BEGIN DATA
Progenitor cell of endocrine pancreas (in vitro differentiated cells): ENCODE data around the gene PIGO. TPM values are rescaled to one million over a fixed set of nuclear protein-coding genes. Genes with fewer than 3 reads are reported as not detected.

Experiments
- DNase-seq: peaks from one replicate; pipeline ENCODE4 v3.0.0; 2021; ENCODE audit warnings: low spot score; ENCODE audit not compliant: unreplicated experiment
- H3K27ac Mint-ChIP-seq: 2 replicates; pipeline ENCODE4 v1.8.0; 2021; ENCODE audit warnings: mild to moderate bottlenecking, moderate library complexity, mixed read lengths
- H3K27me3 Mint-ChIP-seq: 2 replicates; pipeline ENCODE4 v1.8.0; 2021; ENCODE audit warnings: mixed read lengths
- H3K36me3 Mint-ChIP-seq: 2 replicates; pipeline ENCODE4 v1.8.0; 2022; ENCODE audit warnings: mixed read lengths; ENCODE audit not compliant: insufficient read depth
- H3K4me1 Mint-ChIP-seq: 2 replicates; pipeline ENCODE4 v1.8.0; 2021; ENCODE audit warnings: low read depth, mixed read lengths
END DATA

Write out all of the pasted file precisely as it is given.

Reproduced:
Progenitor cell of endocrine pancreas (in vitro differentiated cells): ENCODE data around the gene PIGO. TPM values are rescaled to one million over a fixed set of nuclear protein-coding genes. Genes with fewer than 3 reads are reported as not detected.

Experiments
- DNase-seq: peaks from one replicate; pipeline ENCODE4 v3.0.0; 2021; ENCODE audit warnings: low spot score; ENCODE audit not compliant: unreplicated experiment
- H3K27ac Mint-ChIP-seq: 2 replicates; pipeline ENCODE4 v1.8.0; 2021; ENCODE audit warnings: mild to moderate bottlenecking, moderate library complexity, mixed read lengths
- H3K27me3 Mint-ChIP-seq: 2 replicates; pipeline ENCODE4 v1.8.0; 2021; ENCODE audit warnings: mixed read lengths
- H3K36me3 Mint-ChIP-seq: 2 replicates; pipeline ENCODE4 v1.8.0; 2022; ENCODE audit warnings: mixed read lengths; ENCODE audit not compliant: insufficient read depth
- H3K4me1 Mint-ChIP-seq: 2 replicates; pipeline ENCODE4 v1.8.0; 2021; ENCODE audit warnings: low read depth, mixed read lengths